- [Sharon] Welcome, as people keep joining in. Just to give you a little background, I am a special education teacher, but I am also Director of Technology just because I happen to love it. My school is an independent school for kids with language-based learning disabilities, dyslexia, ADHD, executive function challenges. And we have really worked to empower them with technology for their learning. And I hope to share some of those things that I have learned through that process with you, so that you can take back to your school. One thing I want to talk about is, I'm gonna go through some things that we talk about being assistive versus differentiated, and that's kind of a fine line that can often be confused and blurred. But it's the idea of differentiated instruction. It's just really where we, that process that we apply our learning. I think of that through that whole idea of the Universal Design for Learning, that we approach things that allow students with differing abilities, to inter-engage and interact with content instruction in different ways. Assistive technology is really as you can see, is that piece of equipment that is used to increase, maintain, or improve that capability. It's something really required for the student to complete a task successfully. Some of the things I'm gonna talk about at the beginning will really be that assistive side. Some of websites and apps that I'll talk about can really address both in differing ways, depending on the students' needs. So we think about today those different types of technology we have, it's amazing. I was just talking about it today at work about the amount of technology we have in our schools today, our kids have in their hands. We really went full technology when we started a one-to-one iPad program with our upper school, which is middle school age, about five years ago. And we also started a bring your own device policy. And we are now at both about 95% if not more of students bringing their own devices to our school. Which is really empowering. What families have loved to learn is that how we can engage kids to use technology that they love to take pictures, ask silly questions, but they can really engage it for their learning and also create some independence. Which I think is a key factor for those kids who learn differently, those who have learning disabilities, to find some independence with technology in their learning. So I always like to tell people to start out with the basics. That sometimes the students needs, I go back to thinking about Dragon Dictation. Dragon was one of those keyhole programs that we all relied on so long ago. It is really robust, it is really great but not every student needs all of that robustness to find a level of independence, a level of accessibility to content and engagement. So it's really starting out with the basics of whatever device a student is using. We are mainly an iPad-based school, so I would go to the iOS devices. Often that's what a lot of people have. And if we think about that text-to-speech option, in the iOS, in any iPad or iPhone, it's under the Accessibility. There are some really great speech options that can be turned on so that the students can just use that built-in accessibility which is why we rely on the iPad because it's built in. It's not an add-on layer. Chromebooks, which are very popular in a lot of schools, which I totally appreciate. They are cost effective. They're really engaging for students. There is a free extension called Speak It!, that can do text-to-speech from websites. But if you're really in that Chrome environment and you really have a student that struggles, one of my favorites is Text Help has Read&Write for Chrome. Read&Write Gold was again one of those programs around for a long time, really robust, but they created a Chrome extension that's a subscription-based, but it's really beneficial. You could actually use the free version. There's a 30-day trial, then will give you some capability but not full capability for free. But of course my school, well like many, we have gone Google Apps For Education, now known as G Suite and that Google Voice Typing is just free. It's built in to Google Docs and students can use it for that text-to-speech option. And if you're a Mac-based person, they do have built-in and improved those System Preferences Accessibility options, so if you go under System Preferences, and Accessibility and Speech, you'll see some of the various options you can customize with voices and various things under there. I know Windows has some of that, but I know most schools aren't really working in Windows environment. I find that more maybe high school on up, but there are definite options out there. And then again that speech-to-text. I always love when I can first teach a student when they have an iPad that you don't just ask those silly questions, like what does the fox say? But that they can use Siri to dictate their writing, to dictate emails, to dictate text messages. My Head Master is actually dyslexic and he is walking around the building all the time dictating everything, because that is the way it works for him best. As we've taught more and more kids, I went last year and worked with a student who, when he was a little boy who could never write a full paragraph and once we really engaged him and worked with him on dictation he could dictate a three paragraph essay just being able to use Siri. Again, if you're in a Chromebook environment, Read&Write Chrome has the text-to-speech and speech-to-text option, so it's really, really great. And in Mac when we went to Siri, in Sierra OSX, which was last years operating system upgrade, they built in Siri to a device. And yes, you're right John, it's speech-to-text. But really great options but there is so much built in to today's devices which is my point, that if you really look at what is there and engage students with that, and they do need work with it, there can be a lot that can be accomplished just using the basics. If you have students who really need to still access paper, there are two options I have been engaging with. One, again, we are an iPad environment. One of my favorite tools is an app called Claro ScanPen. It is about 6.99 and you simply take a screenshot of a piece of paper or textbook page. It creates a quick image and you swipe over the text and it reads back to the student. I have worked, I'm really amazed with how students when they learn it, it takes a little bit of a learning curve I think, just how to take the best screenshot and best lighting, but it's a really great tool. Last year, and if you're really into assistive technology, there is a great conference yearly in Orlando in January, The Assistive Technology International Association, and I met with the company that created one of the pens that is now out there on the market called C-PEN and it can be used on, again, on any paper and it scans over it and can read back to a student. What's great about that over, I know an ideal like Claro ScanPen, if you're in a testing environment or something like that where you don't want a student to have full accessibility to all the things that might be in a device, this is a stand-alone device. They have one that has a dictionary, one without, just for those testing purposes. It is about $250, but it is actually, I've had hands-on with it, it's a pretty good option if you really need something that is a stand-alone idea. So we really talk about overall reading accommodations. There is two big players in the field for this, Texthelp and Don Johnston. They both have really great products. They are definitely on the market and always creating things. As I talked about, that Read&Write for Google Chrome, it adds in word predictability, text-to-speech, speech-to-text. It has the ability to have students highlight information and they can pull things they highlight, whether it be on a document or even on a website, and pull them into a new Google document. So that there is a lot they can do. It's really robust in what it does. They've built in now Fluencytutor into the Chrome extension as well, which allows you to assign things where students can record themselves reading and you can listen to it later and keep track of those fluency goals that you want for them. It's really nice to see they've added that in to the Chrome Extension as well. And really fluid in ease for the teacher and student. Really more in that Chrome or Chrome-based web environment, not going to work on tablet environment. Don Johnston, one of their great tools that I like to highlight is Snap&Read. This is something that it does have an iPad app. It also functions in Chrome. And it can layer over and allow students to read, have websites and things read to them, and engage a little bit more with some of their reading tools. They are both great companies to touch base with. If you want to know more about them, both companies are really great and I highly recommend exploring those tools if you need that kind of environment. And the Snap&Read, from my experience in a tablet, and again, in an iPad environment, the built in is just as good, but I do like Snap&Read in a web-based environment. I think it adds a lot to it, but both have really great features and options to do. And I see somebody is talking about, yeah, the leveling tool in Snap&Read is a really great point to bring up Bonnie, thank you. So another great tool that helps with reading and this is from Texthelp, it's Snapverter. This was really a game-changer for me this year with a student I had that was using a laptop. So Snapverter is a Chrome extension. It's built in a, as you can see, I have what looks like is my Google Drive. So Snapverter installs folders, a set of folders, into your Google Drive and if you take an image of a document, a PDF, and you drop it in where it says Drop to Convert, it will convert it for you into accessible text, which was really a good thing for a lot of my students. And I actually tested it with a student this year who was on a laptop base and I had him install Snapverter. He had his folders, and as the teacher I was able to share his Snapverter folder in Google Drive, to me. So if I just wanted to make a document accessible to him, I didn't have to put it in mine, convert it, and share. I just dropped it in to his Snapverter Drop to Convert, and he automatically had it. So if you just had a few students you need to do this with, that probably would be the best way to do it. Have them install it, share it to you, and then you could drop whatever needs to be in it, automatically goes there to them. Otherwise initially I would drop it into mine and then share it out. But it's a pretty seamless, easy thing for a teacher to do, because you're not to the whole big scanning things. Again, I think I just took a picture on my phone and dropped it in and it does all the work for you, so definitely one to check out. So one of the key things that was always hard is when you come to something like right now, with a webinar for an hour, you hearing a lot of tools, and I see somebody talking about it. It's hard, you hear them, I'm telling you as best as I can about them without being able to show you everything. One of the things I love about TextHelp is their YouTube Channel. They have lots of videos, whether it be an introduction to their videos or a really how to engage, they are really robust and well put together, so if you really want to know more about how to use their tools, subscribe to the TextHelp YouTube Channel. You will learn a lot. That's how I've gotten a lot to figure out their tool's used and they're constantly adding more as they update their tools. So to the person who asked about how does this works, definitely go there and check it out. The key thing is also some resources for educators as well as families. And the two big players I would talk about would be Bookshare and Learning Ally. Bookshare is free for qualified users, which means you would have to prove that there is a learning disability in place. My school they've allowed because we are a special ed school. I can actually qualify all of my students, But they use a digitized voice and it's of literature-based books. So not textbooks, this is not your resource for textbooks but any student who has a book and wants it in accessible format, this is where they could go and download unlimited books and use whatever tool may be. They have improved it in the last year. It's really a browser-based. You don't need any extensions or add-ons. Quite a robust library and they're constantly adding more. My favorite on an iPad is to use a third party app, known as Voice Dream Reader. I just really love all the accessibility features in Voice Dream Reader. It's an app that was not designed for accessibility but the developer is a really great person who has found that if people using it for accessibility. and there is, you can adjust the number of lines that are seen, the text spacing, the line spacing, the colors, adjusting the speech rate just within the app. And download book sharing to it as well as many other resources. So if you're in an iOS environment checking out Voice Dream, but really just looking at Bookshare and families can qualify or schools can qualify for those students. It's a really tool great and they keep improving it. I had this conversation with someone at the Assistive Technology Conference and they're really eager to get more people knowing about their service. Another big one is Learning Ally. They are a resource for many things. They are fee based. Families can seek it on their own or schools can work with them directly. Big difference is they have a human voice reading and they're really that resource for textbooks, but they also have literature books. And they have their own tools to use for that. Both great resources. I know families that use both. I know teachers that use both. And really a place to go, Learning Ally is also really great about having other information to help families out. So if you are a person who's working with a family who needs a bit more information, Learning Ally is one of those places, they could start to have a bit more information. But also for teachers. So two really great resources. So if we're gonna get into reading a little bit more, there's also that idea of decoding. Particularly if you're probably working in that elementary level. So some of the tools that are out there. Lexia is a big one. It has been around for a significant amount of time. My school has used it from when it was a disk-based and now they're web-based, it's really great. It can be used from very young ages to older ages. They have two programs, Core Five, which is really more geared for elementary just based on the way it looks. It's a little bit more gamey, a little bit more cutesy. But they have an older program called Strategies. But Strategies does work with students who are older and are really low decoders. So it's just designed a little bit more to look a little less gamey, a little bit more formal, so the students don't feel like they're doing things. It also goes a little bit further up. They also have started with a program known Rapid Assessment which is really designed to delve deeper into giving teachers and schools a little bit more data for students and how to program them. Something actually my school is starting to use this year to really see what data points we can get at a dyslexia program. We use it as support. It is not meant to be for instruction, but it can really provide some great practice and teachers can design and assign students to work on specific things. So even though there's an assessment piece within it even if you don't use the Rapid Assessment, teachers can adjust to say I just want the students to work on these things, which is really great. Sound Literacy is an iOS app. If you are a school or person using Wilson, I think this goes back to which I have used Wilson, the reading program, they have that magnetic board where the tiles that you can move around and manipulate. Students can maneuver and manipulate. Sound Literacy is that on an iOS app. And so it's nice cause you don't have to carry it around. It's about $25 so it's not inexpensive at all, but it was designed by a Speech-Language Pathologist. There is no sound with this letter tile, so it's just purely for manipulation. But what is also nice in it, if you work with several students and you use this app, you can have tile sets for a number of students within the app. And goes all the way up through high levels of sound structures and things, not just the letters, but the combinations and pairings and things like that. So definitely worth checking out. If you're on Facebook, she has a really great Facebook page providing information all the time and ways to use it. So it's really great. Classkick, so Classkick is not an app really designed for anything specific. I equate it to one of my favorite apps, Explain Everything. Problem is with Explain Everything was it is only iOS and it has a cost to it, but really can do some great things with it. So Classkick is basically a plain, whiteboard app. It is free. It is device agnostic, so they have a website, they have an app that can be used anywhere, but I, as a person who teaches reading, have found ways to leverage it to teach reading. And I'm gonna give a demonstration of an activity of a student that I had doing that. You just have to think open-minded that there are tools within Classkick for students to record their voice, teachers to record their voice. Students to draw, teachers to draw. Add images, add text. It is blank but there are some great activities you can do to engage with it. One of the other things I love about Classkick is I as the teacher will design a lesson to engage students. When I do that, I can then share it to them through a code and a roster. It's a pretty basic thing. And I, as the teacher, when I share it, can go in and see live, or later, it saves the information, what each student is doing at that exact time. The student can, in the app or on the website, there's a little icon to raise their hand to ask for help, and I can go onto the student's screen within the app myself and provide feedback. So yes, Classkick. I think this is the next. The video we're gonna have will be to show a student doing a reading activity that I designed. And I'll explain it. This might buffer a little bit, but hopefully you get the idea.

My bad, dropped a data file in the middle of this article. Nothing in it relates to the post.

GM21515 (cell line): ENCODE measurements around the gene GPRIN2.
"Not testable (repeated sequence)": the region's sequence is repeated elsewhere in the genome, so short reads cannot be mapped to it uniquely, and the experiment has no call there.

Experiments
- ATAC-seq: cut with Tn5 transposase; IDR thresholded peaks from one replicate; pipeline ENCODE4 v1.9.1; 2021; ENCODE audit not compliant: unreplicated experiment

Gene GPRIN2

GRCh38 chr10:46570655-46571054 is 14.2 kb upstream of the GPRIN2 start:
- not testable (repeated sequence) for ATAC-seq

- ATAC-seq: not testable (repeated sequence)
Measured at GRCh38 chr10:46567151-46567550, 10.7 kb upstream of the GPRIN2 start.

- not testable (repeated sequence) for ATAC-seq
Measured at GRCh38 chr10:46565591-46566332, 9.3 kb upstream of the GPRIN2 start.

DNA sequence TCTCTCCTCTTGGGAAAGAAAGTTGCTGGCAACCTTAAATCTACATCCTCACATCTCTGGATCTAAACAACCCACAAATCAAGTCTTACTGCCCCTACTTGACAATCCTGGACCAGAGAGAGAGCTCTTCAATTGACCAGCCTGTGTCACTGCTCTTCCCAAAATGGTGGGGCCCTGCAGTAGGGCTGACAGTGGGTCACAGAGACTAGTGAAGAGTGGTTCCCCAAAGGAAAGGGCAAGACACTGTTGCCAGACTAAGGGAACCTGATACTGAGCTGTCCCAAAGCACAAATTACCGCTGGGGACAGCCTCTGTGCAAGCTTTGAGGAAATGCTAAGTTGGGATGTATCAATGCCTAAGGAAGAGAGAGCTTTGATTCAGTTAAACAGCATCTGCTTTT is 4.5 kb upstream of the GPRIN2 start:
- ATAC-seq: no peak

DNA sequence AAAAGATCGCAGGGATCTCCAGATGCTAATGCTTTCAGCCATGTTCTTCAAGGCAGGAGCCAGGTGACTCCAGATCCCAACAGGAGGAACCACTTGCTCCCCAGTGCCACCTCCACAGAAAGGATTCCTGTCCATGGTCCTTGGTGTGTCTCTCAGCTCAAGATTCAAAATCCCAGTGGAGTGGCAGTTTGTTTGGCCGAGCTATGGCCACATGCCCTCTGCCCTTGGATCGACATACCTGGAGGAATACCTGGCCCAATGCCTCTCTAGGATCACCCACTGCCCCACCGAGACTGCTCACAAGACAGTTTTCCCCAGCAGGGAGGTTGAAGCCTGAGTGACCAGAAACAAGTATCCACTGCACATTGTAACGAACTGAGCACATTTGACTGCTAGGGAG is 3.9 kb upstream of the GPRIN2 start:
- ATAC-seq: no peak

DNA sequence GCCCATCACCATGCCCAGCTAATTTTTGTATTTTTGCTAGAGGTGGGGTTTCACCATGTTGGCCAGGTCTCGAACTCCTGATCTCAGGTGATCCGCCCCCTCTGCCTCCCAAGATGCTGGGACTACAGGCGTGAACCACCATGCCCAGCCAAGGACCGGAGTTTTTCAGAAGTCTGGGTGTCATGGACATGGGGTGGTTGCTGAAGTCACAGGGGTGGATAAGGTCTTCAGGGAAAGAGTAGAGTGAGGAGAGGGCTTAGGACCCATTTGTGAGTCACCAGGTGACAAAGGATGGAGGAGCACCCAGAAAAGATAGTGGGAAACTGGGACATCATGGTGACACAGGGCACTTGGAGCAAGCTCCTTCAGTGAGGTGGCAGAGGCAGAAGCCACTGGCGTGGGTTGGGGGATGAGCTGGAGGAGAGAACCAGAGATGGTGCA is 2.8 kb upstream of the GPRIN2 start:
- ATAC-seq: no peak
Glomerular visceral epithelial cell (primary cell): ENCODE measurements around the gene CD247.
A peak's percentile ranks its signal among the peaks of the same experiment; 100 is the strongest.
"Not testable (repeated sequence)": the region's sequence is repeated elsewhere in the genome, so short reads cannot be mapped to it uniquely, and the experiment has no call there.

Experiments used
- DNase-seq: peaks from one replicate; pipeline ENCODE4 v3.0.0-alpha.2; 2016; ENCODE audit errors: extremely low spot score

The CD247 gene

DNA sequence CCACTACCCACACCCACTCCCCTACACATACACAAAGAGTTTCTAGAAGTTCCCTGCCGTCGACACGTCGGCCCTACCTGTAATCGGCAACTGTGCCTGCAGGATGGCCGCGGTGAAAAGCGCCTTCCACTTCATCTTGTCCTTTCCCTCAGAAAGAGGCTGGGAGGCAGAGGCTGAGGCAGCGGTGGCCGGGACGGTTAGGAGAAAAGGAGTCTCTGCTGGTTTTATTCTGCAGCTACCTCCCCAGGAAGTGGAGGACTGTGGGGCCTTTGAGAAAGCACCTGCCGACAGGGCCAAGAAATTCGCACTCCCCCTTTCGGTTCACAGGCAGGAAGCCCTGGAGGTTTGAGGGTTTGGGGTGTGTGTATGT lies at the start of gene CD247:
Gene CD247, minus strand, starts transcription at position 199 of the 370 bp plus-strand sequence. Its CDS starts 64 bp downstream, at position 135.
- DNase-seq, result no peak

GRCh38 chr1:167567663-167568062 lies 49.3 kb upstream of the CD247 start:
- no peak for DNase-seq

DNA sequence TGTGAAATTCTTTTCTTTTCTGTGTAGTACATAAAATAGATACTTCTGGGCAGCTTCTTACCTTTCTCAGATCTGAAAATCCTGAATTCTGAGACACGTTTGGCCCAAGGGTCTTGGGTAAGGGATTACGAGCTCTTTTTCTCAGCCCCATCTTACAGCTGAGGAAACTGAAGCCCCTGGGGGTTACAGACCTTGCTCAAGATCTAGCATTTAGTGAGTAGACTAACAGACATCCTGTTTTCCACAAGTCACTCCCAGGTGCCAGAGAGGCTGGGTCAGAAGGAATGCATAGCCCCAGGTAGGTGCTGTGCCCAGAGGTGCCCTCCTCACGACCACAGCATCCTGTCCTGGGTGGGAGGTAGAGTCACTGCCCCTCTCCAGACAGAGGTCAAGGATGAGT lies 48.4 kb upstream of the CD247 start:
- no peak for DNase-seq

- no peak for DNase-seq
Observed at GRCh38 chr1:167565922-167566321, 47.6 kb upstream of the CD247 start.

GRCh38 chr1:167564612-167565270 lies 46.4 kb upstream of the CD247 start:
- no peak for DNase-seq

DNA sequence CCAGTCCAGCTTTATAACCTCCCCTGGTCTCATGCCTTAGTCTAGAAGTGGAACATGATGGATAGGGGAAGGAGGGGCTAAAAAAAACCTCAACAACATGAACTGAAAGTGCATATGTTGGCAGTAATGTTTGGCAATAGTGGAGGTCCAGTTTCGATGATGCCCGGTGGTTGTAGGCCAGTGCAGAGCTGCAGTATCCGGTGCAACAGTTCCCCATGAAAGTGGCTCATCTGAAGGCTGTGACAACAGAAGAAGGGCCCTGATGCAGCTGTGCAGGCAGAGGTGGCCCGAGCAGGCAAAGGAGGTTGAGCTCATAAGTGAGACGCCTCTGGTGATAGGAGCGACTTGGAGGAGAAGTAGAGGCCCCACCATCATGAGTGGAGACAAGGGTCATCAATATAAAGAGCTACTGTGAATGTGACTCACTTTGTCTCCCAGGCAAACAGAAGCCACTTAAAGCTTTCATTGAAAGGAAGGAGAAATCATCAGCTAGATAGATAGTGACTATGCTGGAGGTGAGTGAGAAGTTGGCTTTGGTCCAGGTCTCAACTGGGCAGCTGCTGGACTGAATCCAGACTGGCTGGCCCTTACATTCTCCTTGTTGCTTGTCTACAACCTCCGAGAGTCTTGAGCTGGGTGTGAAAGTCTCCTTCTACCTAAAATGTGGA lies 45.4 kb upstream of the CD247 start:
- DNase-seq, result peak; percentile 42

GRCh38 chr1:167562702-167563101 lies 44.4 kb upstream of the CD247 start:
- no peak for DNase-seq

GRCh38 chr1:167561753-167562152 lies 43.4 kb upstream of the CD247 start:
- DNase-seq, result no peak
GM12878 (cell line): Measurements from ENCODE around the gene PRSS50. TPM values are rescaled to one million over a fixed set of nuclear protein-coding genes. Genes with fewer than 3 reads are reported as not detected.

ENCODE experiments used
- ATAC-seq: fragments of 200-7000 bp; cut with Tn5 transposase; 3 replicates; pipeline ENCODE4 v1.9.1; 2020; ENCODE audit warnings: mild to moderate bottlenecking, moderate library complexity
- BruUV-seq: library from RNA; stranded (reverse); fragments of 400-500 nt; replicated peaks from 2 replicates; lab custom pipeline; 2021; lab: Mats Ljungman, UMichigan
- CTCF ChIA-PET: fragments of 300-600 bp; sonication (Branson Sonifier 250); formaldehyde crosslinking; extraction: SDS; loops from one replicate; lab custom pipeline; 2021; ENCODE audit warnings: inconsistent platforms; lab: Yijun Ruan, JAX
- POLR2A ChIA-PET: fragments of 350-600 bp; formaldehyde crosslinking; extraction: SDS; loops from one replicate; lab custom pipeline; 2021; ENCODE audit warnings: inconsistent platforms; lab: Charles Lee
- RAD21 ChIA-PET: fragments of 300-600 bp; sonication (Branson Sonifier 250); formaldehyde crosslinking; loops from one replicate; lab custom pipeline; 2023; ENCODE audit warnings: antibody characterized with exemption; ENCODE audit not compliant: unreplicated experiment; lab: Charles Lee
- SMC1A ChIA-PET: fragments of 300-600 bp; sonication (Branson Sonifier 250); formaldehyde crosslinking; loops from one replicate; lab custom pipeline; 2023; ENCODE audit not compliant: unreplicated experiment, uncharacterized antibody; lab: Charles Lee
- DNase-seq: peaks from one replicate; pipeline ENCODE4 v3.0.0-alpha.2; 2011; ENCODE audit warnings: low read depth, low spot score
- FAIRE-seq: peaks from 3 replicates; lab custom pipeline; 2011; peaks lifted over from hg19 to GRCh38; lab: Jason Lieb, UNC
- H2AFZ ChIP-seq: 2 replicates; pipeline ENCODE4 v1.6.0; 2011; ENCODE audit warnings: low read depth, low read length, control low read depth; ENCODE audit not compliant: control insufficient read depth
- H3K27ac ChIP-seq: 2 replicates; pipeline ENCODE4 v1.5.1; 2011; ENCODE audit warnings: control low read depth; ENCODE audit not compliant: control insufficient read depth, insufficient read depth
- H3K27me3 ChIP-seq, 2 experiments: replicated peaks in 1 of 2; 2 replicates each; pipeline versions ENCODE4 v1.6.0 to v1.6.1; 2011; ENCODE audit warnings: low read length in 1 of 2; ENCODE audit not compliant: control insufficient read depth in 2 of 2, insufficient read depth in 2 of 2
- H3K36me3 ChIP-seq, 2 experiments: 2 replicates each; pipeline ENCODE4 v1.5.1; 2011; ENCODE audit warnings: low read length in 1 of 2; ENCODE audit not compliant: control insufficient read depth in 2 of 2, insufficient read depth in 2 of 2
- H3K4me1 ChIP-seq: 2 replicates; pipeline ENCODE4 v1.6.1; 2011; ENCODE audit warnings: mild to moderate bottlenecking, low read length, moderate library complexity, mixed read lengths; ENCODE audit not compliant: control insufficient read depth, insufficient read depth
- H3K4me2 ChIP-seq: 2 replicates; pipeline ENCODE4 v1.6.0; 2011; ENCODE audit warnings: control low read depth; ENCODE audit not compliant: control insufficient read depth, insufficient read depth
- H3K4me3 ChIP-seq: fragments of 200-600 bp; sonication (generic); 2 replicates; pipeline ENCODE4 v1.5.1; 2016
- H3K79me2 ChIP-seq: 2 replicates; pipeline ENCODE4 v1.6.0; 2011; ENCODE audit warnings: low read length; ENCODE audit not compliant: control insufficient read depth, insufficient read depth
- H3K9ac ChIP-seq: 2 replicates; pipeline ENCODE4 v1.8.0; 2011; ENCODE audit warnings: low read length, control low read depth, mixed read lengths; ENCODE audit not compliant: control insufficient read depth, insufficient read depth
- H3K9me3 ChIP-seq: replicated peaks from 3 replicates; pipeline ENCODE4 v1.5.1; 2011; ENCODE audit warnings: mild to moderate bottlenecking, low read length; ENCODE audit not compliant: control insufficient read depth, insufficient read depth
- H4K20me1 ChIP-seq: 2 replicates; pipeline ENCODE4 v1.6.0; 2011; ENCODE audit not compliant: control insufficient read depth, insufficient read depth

- [Student] Finisher.